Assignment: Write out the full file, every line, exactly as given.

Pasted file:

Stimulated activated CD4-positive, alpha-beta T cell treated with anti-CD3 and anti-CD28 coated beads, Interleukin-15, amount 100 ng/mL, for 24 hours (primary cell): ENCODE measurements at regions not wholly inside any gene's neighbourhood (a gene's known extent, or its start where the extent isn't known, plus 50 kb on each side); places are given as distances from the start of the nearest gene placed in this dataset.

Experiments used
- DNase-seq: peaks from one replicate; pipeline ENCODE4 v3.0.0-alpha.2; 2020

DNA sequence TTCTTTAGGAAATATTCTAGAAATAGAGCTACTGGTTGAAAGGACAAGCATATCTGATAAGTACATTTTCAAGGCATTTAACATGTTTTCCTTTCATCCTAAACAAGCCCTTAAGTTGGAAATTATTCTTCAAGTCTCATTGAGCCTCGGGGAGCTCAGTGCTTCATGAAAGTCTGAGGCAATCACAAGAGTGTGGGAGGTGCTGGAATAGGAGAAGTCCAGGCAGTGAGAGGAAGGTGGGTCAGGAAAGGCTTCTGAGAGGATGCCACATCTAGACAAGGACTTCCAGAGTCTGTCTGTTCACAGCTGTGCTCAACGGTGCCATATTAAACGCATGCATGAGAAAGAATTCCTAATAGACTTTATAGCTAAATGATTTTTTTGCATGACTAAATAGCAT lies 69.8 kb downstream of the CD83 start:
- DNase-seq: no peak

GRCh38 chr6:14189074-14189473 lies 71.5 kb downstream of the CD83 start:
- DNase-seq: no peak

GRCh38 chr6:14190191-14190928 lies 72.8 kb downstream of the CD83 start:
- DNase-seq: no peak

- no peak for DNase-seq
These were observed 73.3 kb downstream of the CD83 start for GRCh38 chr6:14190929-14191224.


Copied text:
Stimulated activated CD4-positive, alpha-beta T cell treated with anti-CD3 and anti-CD28 coated beads, Interleukin-15, amount 100 ng/mL, for 24 hours (primary cell): ENCODE measurements at regions not wholly inside any gene's neighbourhood (a gene's known extent, or its start where the extent isn't known, plus 50 kb on each side); places are given as distances from the start of the nearest gene placed in this dataset.

Experiments used
- DNase-seq: peaks from one replicate; pipeline ENCODE4 v3.0.0-alpha.2; 2020

DNA sequence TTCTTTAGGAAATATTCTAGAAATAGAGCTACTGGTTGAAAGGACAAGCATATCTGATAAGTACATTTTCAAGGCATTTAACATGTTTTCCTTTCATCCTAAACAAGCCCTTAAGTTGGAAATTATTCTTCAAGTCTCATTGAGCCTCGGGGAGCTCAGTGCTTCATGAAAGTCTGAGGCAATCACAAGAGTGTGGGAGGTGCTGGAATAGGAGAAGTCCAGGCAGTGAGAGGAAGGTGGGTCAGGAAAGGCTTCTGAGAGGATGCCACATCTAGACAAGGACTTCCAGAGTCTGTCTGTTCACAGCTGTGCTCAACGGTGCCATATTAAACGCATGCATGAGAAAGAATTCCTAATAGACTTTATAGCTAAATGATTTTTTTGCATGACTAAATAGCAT lies 69.8 kb downstream of the CD83 start:
- DNase-seq: no peak

GRCh38 chr6:14189074-14189473 lies 71.5 kb downstream of the CD83 start:
- DNase-seq: no peak

GRCh38 chr6:14190191-14190928 lies 72.8 kb downstream of the CD83 start:
- DNase-seq: no peak

- no peak for DNase-seq
These were observed 73.3 kb downstream of the CD83 start for GRCh38 chr6:14190929-14191224.